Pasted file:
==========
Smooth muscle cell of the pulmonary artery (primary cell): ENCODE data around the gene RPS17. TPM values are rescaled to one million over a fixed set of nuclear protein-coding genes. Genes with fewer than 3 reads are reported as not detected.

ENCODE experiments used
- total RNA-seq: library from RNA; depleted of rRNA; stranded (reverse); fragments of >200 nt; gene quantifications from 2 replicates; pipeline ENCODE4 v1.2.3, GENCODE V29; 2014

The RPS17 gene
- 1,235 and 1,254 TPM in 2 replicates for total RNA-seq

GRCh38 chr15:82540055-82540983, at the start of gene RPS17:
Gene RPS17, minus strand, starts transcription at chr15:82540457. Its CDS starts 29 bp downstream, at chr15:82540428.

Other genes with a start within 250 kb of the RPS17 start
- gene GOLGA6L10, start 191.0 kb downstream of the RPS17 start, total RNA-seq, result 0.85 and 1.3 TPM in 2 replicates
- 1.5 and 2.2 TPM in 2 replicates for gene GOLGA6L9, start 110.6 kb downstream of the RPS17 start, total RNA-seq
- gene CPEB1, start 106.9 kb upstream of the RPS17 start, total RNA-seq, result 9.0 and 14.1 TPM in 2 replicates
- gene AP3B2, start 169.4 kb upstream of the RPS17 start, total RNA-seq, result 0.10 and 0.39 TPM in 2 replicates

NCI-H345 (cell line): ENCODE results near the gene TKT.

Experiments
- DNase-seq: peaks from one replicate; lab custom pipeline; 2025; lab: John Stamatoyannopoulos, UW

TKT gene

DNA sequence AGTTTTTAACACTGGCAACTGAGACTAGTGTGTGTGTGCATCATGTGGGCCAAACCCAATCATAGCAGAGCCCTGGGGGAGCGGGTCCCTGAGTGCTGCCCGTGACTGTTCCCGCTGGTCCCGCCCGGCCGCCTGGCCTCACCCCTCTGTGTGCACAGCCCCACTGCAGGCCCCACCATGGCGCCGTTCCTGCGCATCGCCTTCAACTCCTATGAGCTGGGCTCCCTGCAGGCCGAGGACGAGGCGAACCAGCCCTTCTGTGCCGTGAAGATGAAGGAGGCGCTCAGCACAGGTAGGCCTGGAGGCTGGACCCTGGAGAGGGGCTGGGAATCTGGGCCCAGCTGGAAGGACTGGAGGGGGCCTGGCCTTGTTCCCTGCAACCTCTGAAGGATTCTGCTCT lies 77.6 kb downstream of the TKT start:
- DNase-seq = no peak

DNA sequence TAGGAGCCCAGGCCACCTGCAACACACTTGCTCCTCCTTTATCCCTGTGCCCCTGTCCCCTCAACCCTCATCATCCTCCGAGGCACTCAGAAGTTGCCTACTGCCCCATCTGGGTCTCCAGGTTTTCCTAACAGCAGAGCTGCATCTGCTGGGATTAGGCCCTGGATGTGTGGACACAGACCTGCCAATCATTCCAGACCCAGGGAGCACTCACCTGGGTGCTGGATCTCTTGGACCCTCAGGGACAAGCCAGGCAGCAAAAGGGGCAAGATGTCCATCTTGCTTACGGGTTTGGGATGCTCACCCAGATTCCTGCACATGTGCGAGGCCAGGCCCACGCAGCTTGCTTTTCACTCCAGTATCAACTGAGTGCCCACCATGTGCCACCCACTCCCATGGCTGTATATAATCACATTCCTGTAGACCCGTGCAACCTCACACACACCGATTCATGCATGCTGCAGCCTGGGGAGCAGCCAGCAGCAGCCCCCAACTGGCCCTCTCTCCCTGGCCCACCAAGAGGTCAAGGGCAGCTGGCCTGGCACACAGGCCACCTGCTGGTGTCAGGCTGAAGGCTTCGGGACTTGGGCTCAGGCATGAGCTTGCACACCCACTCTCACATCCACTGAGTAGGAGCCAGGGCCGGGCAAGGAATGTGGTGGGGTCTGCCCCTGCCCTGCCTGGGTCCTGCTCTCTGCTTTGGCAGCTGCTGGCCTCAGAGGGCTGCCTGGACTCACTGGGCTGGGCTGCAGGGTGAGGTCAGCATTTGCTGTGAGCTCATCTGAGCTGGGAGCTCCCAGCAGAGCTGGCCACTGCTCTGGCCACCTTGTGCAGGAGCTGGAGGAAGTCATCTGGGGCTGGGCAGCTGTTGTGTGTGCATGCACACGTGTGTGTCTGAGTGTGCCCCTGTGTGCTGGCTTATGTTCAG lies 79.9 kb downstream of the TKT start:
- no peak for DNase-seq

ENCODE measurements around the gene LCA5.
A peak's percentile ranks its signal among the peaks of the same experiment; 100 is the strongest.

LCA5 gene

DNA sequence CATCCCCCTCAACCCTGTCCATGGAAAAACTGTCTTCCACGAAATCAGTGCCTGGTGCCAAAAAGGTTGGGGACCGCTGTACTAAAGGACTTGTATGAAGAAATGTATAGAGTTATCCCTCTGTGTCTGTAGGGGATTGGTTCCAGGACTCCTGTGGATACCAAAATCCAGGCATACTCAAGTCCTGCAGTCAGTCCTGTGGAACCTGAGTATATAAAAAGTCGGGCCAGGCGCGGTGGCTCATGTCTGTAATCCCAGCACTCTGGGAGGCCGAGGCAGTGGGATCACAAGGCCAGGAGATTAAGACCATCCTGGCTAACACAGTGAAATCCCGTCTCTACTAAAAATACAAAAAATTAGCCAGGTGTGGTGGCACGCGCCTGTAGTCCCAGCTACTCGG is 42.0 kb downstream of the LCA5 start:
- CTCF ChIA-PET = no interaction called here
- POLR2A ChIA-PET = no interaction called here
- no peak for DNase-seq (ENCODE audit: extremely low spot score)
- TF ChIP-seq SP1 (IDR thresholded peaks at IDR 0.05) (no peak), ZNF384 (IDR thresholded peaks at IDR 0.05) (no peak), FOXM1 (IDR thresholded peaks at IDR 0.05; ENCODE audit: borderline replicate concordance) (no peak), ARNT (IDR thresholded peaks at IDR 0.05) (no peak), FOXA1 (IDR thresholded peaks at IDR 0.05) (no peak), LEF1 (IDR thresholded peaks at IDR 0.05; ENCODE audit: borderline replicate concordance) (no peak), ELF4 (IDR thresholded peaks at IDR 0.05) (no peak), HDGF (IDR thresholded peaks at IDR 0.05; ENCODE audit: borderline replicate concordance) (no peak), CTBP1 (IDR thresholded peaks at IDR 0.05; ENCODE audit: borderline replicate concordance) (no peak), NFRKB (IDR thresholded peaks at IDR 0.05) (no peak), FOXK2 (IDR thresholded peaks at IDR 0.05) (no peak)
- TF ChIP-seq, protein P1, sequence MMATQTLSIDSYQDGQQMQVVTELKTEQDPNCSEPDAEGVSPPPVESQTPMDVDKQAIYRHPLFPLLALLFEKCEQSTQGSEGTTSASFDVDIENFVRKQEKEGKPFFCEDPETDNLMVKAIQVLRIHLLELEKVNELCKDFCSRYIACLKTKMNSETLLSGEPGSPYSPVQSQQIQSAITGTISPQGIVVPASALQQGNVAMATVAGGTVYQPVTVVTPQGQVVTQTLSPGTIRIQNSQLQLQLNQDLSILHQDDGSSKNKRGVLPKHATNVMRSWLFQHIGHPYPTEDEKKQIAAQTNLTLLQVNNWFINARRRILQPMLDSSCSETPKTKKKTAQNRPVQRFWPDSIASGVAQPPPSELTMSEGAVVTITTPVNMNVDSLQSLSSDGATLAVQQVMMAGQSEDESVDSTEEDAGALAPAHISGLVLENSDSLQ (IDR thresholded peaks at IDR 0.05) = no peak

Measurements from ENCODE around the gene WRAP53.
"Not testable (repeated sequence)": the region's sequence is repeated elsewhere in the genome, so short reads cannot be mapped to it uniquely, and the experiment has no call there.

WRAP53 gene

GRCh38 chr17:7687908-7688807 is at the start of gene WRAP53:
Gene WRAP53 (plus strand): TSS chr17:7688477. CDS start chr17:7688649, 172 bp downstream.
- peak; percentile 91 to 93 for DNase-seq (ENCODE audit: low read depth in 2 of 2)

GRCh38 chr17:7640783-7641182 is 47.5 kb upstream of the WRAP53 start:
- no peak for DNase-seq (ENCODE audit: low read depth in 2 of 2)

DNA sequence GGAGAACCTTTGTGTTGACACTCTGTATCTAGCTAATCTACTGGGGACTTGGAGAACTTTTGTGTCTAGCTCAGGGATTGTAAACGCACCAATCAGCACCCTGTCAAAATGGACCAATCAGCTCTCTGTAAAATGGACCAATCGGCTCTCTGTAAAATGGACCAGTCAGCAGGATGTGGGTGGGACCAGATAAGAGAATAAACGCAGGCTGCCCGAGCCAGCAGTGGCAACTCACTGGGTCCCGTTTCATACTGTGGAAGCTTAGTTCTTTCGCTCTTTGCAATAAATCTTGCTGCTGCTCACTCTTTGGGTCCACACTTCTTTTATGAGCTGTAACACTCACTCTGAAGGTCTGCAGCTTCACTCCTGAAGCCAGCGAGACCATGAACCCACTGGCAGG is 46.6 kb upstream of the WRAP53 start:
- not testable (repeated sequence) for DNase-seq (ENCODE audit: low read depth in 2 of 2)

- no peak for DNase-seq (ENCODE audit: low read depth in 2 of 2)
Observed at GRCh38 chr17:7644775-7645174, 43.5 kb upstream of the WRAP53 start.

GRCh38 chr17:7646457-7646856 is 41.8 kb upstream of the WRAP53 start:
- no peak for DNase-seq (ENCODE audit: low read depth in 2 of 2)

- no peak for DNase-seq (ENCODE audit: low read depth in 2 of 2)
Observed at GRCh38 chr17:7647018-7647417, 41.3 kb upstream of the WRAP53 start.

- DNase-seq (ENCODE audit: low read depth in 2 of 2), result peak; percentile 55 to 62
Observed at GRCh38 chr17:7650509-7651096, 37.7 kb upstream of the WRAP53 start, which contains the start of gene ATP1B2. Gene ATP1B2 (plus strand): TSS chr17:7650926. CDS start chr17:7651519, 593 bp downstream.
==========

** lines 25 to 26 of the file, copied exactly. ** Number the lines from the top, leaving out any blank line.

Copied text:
- CTCF ChIA-PET = no interaction called here
- POLR2A ChIA-PET = no interaction called here